The fluorescent properties of CV were determined using a Synergy™ Neo2 Hybrid Multi-Mode Reader equipped with monochromators (top position). The peak excitation wavelength of CV was determined by establishing a 300-700 nm absorption spectra of 100 μM CV in 50% glycerol using a UV transparent flat bottom 96-well microplate (Costar 3635).
The peak excitation wavelength (595 nm) was then used to determine the peak emission wavelength (635 nm) by establishing a 580-700 nm emission spectra using a black opaque 96-well microplate (Costar 3915). These spectral properties match best with BioTek’s Texas Red filter cube (Ex: 586/16 and Em: 647/57) (P/N 1225002).
Caco2 colorectal adinocarcinoma cells (ATCC HTB-37) were grown at 37 °C in Advanced Dulbecco’s Modified Eagle’s Medium (Gibco #12491) with 10% FBS (Gibco #10437) and 1x Penicillin/Streptomycin/L-Glutamine (Gibco #10378).
Colony Formation Assay
For colony formation assays, cells were seeded in 96-well flat clear bottom black microplates (Costar #3904) at a density of 50 cells/well, and proportionally scaled up for 48- and 24-well plates (Costar 3548 and 3524, respectively) based on growth area. First, cells cultured in T75 flasks were passaged with TrypLE (Gibco #12605) then transferred to a 15 mL conical and pelleted by centrifugation at 300 G for 5 min, followed by resuspension in 10 mL fresh media. Cell concentration was determined with a hemacytometer. Cells were diluted to 2.5x102 cells/mL and seeded at 200 uL/well, giving a density of 50 cells/well. In order to ensure even distribution of cells across the well bottom by avoiding convection currents from rapidly warming media, plates containing freshly seeded cells were incubated for 30 min on a clean countertop at 25 °C before returning to a 37 °C incubator. Colony expansion of single cells were allowed to progress for 6 days, then washed 2x with PBS and fixed with 4% paraformaldehyde in PBS.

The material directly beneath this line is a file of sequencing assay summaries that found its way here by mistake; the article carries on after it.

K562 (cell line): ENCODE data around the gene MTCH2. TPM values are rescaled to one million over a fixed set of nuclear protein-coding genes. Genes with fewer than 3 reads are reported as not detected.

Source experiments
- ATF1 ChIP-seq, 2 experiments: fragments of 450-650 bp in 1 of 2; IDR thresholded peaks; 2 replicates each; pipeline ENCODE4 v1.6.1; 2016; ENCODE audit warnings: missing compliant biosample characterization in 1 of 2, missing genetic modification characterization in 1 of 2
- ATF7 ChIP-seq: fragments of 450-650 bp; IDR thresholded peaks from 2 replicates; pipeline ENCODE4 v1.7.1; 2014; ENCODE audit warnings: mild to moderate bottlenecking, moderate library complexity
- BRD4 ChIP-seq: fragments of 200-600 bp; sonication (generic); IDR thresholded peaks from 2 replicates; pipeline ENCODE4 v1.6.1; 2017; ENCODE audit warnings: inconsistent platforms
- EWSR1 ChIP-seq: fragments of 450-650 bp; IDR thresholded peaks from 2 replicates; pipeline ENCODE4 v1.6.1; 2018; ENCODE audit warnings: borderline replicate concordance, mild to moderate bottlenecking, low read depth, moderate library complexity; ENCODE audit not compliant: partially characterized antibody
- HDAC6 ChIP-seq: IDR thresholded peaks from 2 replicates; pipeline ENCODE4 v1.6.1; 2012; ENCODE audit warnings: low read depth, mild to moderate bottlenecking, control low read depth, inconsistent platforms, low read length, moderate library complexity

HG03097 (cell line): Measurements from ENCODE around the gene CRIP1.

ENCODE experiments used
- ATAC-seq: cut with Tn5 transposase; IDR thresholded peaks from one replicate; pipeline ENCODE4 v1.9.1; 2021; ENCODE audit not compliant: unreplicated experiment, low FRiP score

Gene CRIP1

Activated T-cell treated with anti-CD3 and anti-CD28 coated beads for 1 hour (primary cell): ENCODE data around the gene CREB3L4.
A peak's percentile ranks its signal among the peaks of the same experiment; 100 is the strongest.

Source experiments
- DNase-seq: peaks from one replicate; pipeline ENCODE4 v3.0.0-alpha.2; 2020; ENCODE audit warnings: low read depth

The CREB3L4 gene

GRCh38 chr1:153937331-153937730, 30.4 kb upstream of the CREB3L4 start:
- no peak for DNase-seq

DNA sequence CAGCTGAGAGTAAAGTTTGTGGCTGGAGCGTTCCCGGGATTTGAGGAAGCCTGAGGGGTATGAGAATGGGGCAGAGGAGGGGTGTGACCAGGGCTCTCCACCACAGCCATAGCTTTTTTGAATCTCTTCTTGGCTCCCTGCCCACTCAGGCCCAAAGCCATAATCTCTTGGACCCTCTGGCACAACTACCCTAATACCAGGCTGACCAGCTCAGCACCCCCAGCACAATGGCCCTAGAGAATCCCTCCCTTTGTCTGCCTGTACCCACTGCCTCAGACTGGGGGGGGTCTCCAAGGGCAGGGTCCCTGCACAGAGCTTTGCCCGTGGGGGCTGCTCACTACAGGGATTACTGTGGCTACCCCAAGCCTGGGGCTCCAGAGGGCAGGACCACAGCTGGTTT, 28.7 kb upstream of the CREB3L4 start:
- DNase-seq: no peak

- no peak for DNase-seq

Nocodazole and Doxorubicin (Tocaris) were diluted from stock to 10 μM, or 10x of the highest treatment concentration (1000 nM), in Advanced DMEM. 10x halflog dilutions were prepared from this 10x stock, then 20 μL of this was added to a final volume of 200 μL in 96-well plates containing seeded cells with following 1x final concentrations: 1000, 320, 100, 32, 10, 3.2, and 1 nM. Samples were set up in quadruplicates with equivalent volumes of DMSO used as a vehicle control.
Crystal Violet Staining